With an industry so frequently considered as ‘lagging behind’ the successes of the mainstream provided by Hollywood, British Cinema seems somewhat subjugated by its dominant overseas counterpart. Furthermore, the artistic ‘otherness’ of a European cinema arguably fills the void in terms of an alternative to the mainstream blockbusters produced by Hollywood and its associates. The role and identity of a British cinema therefore is unclear in many respects.
A key component of the British film industry is certainly its actors – they are the faces that we are to identify with as on-screen representatives of our nation. British actor Robert Carlyle (Trainspotting , The Full Monty ) recently made a plea to cinema chains to support the British film industry by “reserving at least one screen in multiplexes to show UK productions.” Speaking at a BAFTA event in November 2009, Carlyle stated: “I look at all these multiplex cinemas, 15 and 20 screens. They are basically wall-to-wall American products. You will be lucky if you find any British subject in there at all. I don’t see anything wrong in giving our industry a lift up, and reserving just one of these screens for a British product. We make stuff and we bury it. You don’t get to see it and what’s the point in that?”
Higson sees the potential effects of ‘Americanisation’ on a British cultural industry and its audience as most perturbing. In recent years however, it has been suggested that British film is in the midst of a revival. Writing for The Guardian in 2009, Andrew Pulver suggested that we are revisiting a trend of British cinema more aligned to ‘art cinema’, something that has not been prominent since the 1980s: “In the last 12 months we have seen the release of such unabashedly visionary films such as Sleep Furiously, Hunger, Unrelated, Better Things, Soi Cowboy, and Of Time and the City. Soon we will be getting Fish Tank and Berlin Film Festival discovery, Katalin Varga.”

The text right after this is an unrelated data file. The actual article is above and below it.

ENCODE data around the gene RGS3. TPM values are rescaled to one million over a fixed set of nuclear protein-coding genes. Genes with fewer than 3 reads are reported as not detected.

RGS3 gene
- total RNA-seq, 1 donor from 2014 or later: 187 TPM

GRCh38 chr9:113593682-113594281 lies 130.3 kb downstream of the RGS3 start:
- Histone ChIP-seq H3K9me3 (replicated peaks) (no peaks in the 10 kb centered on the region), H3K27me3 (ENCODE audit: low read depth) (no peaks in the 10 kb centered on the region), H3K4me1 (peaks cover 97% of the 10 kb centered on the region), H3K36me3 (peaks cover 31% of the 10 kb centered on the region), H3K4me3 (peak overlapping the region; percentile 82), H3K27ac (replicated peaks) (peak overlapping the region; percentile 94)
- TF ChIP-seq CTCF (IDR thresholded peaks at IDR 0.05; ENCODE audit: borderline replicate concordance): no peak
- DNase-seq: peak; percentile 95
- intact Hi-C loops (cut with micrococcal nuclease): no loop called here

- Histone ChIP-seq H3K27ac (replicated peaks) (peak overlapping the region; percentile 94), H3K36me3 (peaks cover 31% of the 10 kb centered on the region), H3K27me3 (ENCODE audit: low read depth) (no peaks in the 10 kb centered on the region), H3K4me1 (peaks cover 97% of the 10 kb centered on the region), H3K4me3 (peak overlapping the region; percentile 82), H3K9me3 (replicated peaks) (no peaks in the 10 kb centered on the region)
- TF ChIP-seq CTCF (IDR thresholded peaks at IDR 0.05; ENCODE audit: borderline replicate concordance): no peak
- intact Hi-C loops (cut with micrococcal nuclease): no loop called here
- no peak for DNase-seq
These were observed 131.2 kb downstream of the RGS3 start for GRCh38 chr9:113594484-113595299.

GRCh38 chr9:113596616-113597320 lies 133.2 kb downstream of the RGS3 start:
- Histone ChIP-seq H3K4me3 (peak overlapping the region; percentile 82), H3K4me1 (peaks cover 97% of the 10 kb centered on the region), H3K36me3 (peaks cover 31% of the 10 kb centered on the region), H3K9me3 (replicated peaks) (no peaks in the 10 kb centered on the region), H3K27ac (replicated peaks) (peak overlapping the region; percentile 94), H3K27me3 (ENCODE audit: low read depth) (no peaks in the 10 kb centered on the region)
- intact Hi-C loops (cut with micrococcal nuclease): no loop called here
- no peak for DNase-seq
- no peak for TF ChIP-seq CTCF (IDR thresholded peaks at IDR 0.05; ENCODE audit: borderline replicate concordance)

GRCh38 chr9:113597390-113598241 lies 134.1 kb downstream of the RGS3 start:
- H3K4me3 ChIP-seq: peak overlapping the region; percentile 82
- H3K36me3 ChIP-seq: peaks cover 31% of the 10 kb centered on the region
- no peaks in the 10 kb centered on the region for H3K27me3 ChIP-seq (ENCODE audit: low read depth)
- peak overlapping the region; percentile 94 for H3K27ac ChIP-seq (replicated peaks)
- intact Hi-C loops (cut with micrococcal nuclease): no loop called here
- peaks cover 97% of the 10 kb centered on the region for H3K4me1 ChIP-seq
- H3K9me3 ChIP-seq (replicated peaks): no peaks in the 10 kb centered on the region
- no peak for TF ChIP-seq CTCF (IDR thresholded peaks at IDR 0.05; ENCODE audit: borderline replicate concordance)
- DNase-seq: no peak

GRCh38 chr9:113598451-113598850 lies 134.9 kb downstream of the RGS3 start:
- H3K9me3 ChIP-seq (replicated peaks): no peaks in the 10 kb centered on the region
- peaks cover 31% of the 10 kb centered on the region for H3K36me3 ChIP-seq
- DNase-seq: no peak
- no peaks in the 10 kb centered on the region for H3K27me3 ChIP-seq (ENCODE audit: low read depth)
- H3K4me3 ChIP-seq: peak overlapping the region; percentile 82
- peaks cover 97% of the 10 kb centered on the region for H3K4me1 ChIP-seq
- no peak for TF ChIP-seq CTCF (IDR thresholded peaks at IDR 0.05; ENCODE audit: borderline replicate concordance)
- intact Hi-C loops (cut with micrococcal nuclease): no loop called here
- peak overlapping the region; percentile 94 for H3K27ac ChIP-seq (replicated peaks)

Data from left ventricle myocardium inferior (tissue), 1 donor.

Most crucially, it would seem that the idea of a ‘British national identity’ within cinema is a construct that constantly moves between successful recognition and misconstrued failure. Certainly much of the defining aspects of the identity of British cinema have become dependent on their associations with society. Higson makes a further distinction between the elements that construct a national cinema: “An alternative view is that ‘national identity’ is constructed in and through representation: a nation does not express itself through its culture: it is culture that produces the nation.” This suggestion implies that the true, pressing role of British cinema is to act as an outlet of expression for its nation, but also as a means of exploring the social content and issues of ‘national identity’ that the subsequent films of Britain attempt to represent, define and redefine.
Therefore, if the conventional American productions of Hollywood are to be considered as representative of the escapist fantasy desires of a mainstream cinemagoing audience, and the ‘art-based’ productions of a European cinema characterise the physicality of emotions through often heavily-stylised cinematography and mise-en-scene, then British cinema’s stereotype functions to positively represent strength in its recognition of its own ‘national identity’. Lovell states that:
Laura J. Smith